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EDUCAUSE 2017: Course and Campus Collaboration Made Cohesive

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See case studies from Mid-State Technical College & University of Wisconsin-Whitewater to learn about the future of collaboration with Higher Education institutions.

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EDUCAUSE 2017: Course and Campus Collaboration Made Cohesive

  1. 1. Dr. Lance Ford Eric Loepp, Ph.D., Assistant Professor of Political Science, University of Wisconsin-Whitewater Brad Russell, Director of Information Technology, Mid-State Technical College Course and Campus Collaboration Made Cohesive Lea Ann Turner, Instructional Technology & Virtual Learning Specialist, Mid-State Technical College Nicole Weber, Ph.D., Director of Learning Technology, University of Wisconsin-Whitewater
  2. 2. Mid-State’s Connected Experience “Life often gets in the way of students returning to class”
  3. 3. Who is Mid-State Technical College? Small 2 Year Technical College in Central Wisconsin Approximately 1700 FTE in over 40 programs ranging from Urban Forestry to Business Management Large Non-Traditional Student Population with Varying Technical Abilities
  4. 4. Our Journey to the Connected Experience through The Educational Master Plan The Right Programs The Right Curriculum The Right Format (delivery mode) The Right Locations The Right Time
  5. 5. Education Outcomes: Driving Technology F U T U R E P A S T Traditional IT: Driving Technology Applications Services Platform Infrastructure, Security and Mobility What is the Connected Experience?
  6. 6. Applications Services Platform Infrastructure, Security, Mobility FY ’18 Technology Capital Budget Comparison $0.00 $200,000.00 $400,000.00 $600,000.00 $800,000.00 $1,000,000.00 $1,200,000.00 Yearly Breakdown MSTC FY'18 Budget Infrasructure, Security, and Mobility Services Platform Applications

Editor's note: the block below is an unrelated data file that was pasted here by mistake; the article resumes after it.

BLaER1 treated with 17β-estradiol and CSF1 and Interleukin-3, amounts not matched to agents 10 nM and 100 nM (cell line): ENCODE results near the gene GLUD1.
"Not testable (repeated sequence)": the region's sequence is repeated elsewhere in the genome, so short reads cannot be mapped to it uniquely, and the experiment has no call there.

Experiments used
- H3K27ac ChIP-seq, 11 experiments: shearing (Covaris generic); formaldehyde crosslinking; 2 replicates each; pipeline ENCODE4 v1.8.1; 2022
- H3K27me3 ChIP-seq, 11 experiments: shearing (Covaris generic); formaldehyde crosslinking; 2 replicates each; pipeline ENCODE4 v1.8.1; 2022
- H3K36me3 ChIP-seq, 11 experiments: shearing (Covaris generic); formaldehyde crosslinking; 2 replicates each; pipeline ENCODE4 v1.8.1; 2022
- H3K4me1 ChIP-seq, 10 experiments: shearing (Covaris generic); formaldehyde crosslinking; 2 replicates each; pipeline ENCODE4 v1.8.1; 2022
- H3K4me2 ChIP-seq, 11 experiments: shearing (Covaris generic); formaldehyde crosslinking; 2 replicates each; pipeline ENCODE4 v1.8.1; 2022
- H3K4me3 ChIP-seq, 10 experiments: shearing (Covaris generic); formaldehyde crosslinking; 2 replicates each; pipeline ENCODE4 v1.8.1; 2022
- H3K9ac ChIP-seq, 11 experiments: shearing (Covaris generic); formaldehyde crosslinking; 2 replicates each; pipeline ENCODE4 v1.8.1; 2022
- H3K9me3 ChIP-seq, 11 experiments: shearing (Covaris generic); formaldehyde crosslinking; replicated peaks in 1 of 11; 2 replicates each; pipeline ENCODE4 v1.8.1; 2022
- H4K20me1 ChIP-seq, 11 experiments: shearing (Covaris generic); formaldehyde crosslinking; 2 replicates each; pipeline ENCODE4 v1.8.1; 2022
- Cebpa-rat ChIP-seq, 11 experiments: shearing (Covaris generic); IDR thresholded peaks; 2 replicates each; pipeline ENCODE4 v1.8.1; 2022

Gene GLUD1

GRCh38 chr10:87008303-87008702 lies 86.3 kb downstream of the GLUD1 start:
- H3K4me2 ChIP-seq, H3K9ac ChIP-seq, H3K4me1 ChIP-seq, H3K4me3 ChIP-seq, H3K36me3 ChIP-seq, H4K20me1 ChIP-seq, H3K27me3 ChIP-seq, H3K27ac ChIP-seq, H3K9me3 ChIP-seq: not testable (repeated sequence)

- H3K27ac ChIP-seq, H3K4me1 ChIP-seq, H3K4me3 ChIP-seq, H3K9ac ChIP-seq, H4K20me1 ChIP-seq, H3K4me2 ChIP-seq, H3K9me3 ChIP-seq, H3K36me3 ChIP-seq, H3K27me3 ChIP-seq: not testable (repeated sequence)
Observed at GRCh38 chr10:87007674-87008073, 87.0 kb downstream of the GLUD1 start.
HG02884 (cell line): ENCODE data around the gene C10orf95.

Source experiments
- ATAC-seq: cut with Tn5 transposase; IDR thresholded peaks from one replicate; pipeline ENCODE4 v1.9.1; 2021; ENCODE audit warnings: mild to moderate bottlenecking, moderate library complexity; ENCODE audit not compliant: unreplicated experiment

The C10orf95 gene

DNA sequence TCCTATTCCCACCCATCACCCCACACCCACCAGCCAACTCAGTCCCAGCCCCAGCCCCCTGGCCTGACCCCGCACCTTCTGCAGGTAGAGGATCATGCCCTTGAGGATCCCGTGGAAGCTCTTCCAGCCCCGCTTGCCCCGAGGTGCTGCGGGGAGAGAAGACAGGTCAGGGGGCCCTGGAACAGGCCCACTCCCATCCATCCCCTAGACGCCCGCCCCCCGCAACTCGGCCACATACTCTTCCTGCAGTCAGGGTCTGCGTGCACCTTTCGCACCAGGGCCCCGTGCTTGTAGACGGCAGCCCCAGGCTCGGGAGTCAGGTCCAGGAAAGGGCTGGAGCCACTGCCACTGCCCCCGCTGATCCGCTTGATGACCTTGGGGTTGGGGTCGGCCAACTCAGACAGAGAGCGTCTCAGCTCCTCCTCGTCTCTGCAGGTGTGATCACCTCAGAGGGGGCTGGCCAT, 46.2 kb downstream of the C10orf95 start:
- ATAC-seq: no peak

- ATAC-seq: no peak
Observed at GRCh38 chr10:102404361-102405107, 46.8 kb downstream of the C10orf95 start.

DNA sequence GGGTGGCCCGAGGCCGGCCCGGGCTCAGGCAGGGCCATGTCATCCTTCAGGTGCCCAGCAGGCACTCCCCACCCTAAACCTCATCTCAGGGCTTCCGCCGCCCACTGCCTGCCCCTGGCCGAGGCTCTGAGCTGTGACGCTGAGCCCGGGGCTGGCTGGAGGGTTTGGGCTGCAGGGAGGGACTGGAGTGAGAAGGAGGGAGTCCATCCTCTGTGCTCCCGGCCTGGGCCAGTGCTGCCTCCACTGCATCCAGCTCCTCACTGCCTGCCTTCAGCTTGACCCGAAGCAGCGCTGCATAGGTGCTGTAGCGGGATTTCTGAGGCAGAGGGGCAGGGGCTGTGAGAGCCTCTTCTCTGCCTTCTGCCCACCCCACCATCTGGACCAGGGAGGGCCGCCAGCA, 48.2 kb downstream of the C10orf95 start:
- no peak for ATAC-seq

7. 7. FY 2018-2022 Technology Capital Budget Comparison Applications Services Platform Infrastructure, Security, Mobility $0.00 $1,000,000.00 $2,000,000.00 $3,000,000.00 $4,000,000.00 $5,000,000.00 $6,000,000.00 Connected Experience 5-Year capital Budget Infrasructure, Security, and Mobility Services Platform Applications
  8. 8. Teaching and Learning with Cisco Spark
  9. 9. Nicole Weber, PhD Director of Learning Technology Eric Loepp, PhD Assistant Professor, Political Science
  10. 10. • More than 12,000 students • Over 1,500 courses • 52 undergraduate majors and 14 graduate programs • 1,300 faculty and staff • Guided by the Wisconsin Idea
  11. 11. ABOUT OUR SPARK PROJECT
  12. 12. Why Cisco Spark? Key Questions • How can Spark assist instructors in their teaching? • How can Spark assist students in their learning? Spark Board Wireless Sharing Electronic Whiteboard Web Conferencing Spark Space Interaction Communication Collaboration
  13. 13. Exploring Technology •Sessions with Dr. Ford (July 2017) •Internal Session (August 2017) •Use in in Fall 2017 courses •Instructor/student data collection (December 2017) •Campus-Wide Call (April 2017) •Instructor Support Survey Data •Spark Selection (March 2017) Data-Driven Tool Selection Instructor Recruitment Instructional Development Implementation and Evaluation
  14. 14. What We’re Seeing • It is relatively intuitive for students to use • Students like adding profile pictures, making it easier to instructors to learn names and faces • Instructors feel that it enables quicker communication with students • It supports collaboration for small group work
  15. 15. THE INSTRUCTOR PERSPECTIVE
  16. 16. Why Spark? • I had no prior experience with Spark • Summer professional development sessions on campus allowed us to play with the technology • Support team has been very helpful and responsive
  17. 17. Why Spark? (Con’d) • New technology is intriguing – Can make life easier (after learning curve!) – It is accelerating (limit resistance!) – Students use it in personal and social life; why not in professional life? • UW-W is a rural campus – Commuters – Working students
  18. 18. Why Spark? (Con’d) • Extra-curricular skill development • Colleges/universities promote critical, analytical, knowledge skills – Increasingly, technological fluency is an imperative rather than a bonus
  19. 19. Personalized Learning Units
  20. 20. Conversations “Unlost”
  21. 21. Individual Consultations
  22. 22. Course Questions
  23. 23. Informal Chatter
  24. 24. Informal Chatter (Con’d)
  25. 25. Assignment Engagement
  26. 26. Classroom Back-Up

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